Ireland is up against a Slovenian and Polish candidate. It is believed that Clancy is seen as having a strong chance among those two candidates given his experience. 

But a source said that while Clancy’s experience and seniority in rank compare to the Polish candidate it may come down to the votes of NATO member states siding with a member of the alliance.

“Often these kind of votes in Brussels come down to who is in the right club,” the source explained. 

Strategic Intrigue

The strategic intrigue in the institutions of the European Union may also cause issues for Ireland with one job’s campaign being traded for another more suited gig.

This could mean that decisions to vote will not be taken on merit but how it can be used for votes to come – in other words countries will decide on how a vote in favour of a candidate could benefit them. Sources have said that countries’ could use their vote to curry favour with another state for a different post.

It is not the first time an Irish candidate went for the EUMC chair job. Vice Admiral Mark Mellett, who was then Chief of Staff of the Defence Forces, was not successful in 2017.

With the concerns mooted across Europe on the continuing war in Ukraine and Russian pronouncements sources in Brussels told The Journal that there is a distinct chance that the EU will look to add a dedicated defence commissioner.

The EU, framed by its Strategic Compass document, has decided the way forward for the bloc is to enable defence spending and financing across the union. Officials The Journal spoke to in Brussels said that this strategy would bring all European countries up to a standard.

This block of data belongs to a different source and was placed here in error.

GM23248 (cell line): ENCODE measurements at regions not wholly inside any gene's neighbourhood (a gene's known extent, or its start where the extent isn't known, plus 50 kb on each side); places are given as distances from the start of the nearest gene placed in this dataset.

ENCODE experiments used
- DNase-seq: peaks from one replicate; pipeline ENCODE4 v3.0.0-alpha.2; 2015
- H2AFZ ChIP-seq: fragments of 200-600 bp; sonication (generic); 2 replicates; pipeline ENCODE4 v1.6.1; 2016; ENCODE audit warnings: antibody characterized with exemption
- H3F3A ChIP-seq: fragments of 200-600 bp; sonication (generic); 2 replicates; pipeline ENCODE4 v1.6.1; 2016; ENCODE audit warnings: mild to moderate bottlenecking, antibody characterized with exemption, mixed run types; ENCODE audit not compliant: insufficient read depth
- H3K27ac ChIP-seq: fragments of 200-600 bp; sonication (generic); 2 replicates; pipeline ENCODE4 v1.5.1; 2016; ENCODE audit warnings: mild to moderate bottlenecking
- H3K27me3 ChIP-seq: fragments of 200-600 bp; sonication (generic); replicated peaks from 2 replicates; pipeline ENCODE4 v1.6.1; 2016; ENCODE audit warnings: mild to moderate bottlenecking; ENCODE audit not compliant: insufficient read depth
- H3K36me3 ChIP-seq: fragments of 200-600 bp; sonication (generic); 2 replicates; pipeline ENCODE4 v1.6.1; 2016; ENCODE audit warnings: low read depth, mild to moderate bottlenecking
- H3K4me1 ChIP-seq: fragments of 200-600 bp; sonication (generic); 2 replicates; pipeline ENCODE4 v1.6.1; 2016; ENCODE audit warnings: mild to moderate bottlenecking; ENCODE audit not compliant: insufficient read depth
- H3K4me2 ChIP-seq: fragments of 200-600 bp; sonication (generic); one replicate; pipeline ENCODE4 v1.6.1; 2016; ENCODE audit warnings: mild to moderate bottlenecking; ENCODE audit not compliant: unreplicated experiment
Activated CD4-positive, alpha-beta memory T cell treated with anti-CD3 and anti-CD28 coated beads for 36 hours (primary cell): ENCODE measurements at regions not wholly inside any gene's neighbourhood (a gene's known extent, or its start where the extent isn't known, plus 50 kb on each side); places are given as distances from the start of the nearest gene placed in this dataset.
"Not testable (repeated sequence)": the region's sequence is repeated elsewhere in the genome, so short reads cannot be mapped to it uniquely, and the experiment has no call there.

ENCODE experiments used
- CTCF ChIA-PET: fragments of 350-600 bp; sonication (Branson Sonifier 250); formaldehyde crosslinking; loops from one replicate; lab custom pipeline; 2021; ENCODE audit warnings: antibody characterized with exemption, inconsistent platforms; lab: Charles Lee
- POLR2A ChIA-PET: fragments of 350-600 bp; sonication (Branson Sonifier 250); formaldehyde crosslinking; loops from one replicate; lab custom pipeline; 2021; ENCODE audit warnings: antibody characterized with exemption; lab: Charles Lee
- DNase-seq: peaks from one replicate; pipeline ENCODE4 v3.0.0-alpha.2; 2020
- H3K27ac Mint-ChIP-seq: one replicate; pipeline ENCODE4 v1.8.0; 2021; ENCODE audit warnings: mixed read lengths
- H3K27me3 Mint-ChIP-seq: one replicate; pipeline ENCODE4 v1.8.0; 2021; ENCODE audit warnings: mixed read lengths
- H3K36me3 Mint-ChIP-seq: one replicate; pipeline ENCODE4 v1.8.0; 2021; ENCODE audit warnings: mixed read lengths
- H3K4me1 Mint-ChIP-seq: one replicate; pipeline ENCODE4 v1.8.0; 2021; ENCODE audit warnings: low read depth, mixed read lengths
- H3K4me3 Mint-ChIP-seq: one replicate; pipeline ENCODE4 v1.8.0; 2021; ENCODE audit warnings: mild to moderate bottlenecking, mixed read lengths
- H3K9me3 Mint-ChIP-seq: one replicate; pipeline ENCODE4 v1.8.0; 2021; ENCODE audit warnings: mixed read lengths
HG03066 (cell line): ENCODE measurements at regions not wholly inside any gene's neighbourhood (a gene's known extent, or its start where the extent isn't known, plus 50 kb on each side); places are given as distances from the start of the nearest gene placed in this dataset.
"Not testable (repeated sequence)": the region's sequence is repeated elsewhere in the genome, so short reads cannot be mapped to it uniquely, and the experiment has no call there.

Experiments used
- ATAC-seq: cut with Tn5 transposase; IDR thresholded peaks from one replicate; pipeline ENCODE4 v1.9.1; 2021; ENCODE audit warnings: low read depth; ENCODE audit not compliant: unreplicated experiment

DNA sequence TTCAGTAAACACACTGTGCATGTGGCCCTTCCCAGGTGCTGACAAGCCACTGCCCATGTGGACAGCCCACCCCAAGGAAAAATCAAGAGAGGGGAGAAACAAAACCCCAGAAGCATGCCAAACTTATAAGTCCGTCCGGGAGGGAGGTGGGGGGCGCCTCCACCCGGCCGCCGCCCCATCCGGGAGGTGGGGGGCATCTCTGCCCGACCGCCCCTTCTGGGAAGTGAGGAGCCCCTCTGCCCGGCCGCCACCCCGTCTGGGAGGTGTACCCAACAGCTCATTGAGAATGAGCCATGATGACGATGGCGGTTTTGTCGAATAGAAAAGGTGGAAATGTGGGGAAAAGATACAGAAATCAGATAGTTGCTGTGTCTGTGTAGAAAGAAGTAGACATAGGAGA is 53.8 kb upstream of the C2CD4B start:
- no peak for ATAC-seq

52780463557_9a626ebd82_o General Robert Brieger (left) on a visit to McKee Barracks with Lt Gen Clancy. Irish Defence Forces Irish Defence Forces

Part of that strategy is to find funding for the scheme from a joint borrowing scheme to finance a growth in an indigenous defence industry on the continent to equip armies. 

Ireland has an exemption from participation in mutual defence measures but in this instance the decision by Finance Michael McGrath to not participate in the scheme is more of a fiscal consideration.

As reported in the Business Post McGrath stated that he did not favour joint borrowing as it could endanger community financial stability.   

One experienced Brussels operator has said that this may result in Clancy’s candidature taking a step back.  

In Brussels it depends who you to speak to on whether Clancy will get the role. 

As one official said: “Take a look at the candidates – it is Ireland, Poland and Slovenia. The big countries like France and Germany, Spain or Italy are not looking to slot in one of their Chiefs of Defence.

“It says a lot where the focus in mutual defence rests and any analyst in Europe would suggest that those countries’ gaze is towards NATO rather than the European Union.”

Political sources in Brussels believe that Clancy could be seen as a compromise candidate, with Ireland’s neutral status regarded as a way to remove the normal squabbles between big countries. 

Defence sector sources feel that he could better the Polish candidate but that it will come down to a vote-off between Slovenia and Ireland and ultimately the NATO-related voters may carry the day. 

- With reporting from Muiris O’Cearbhaill.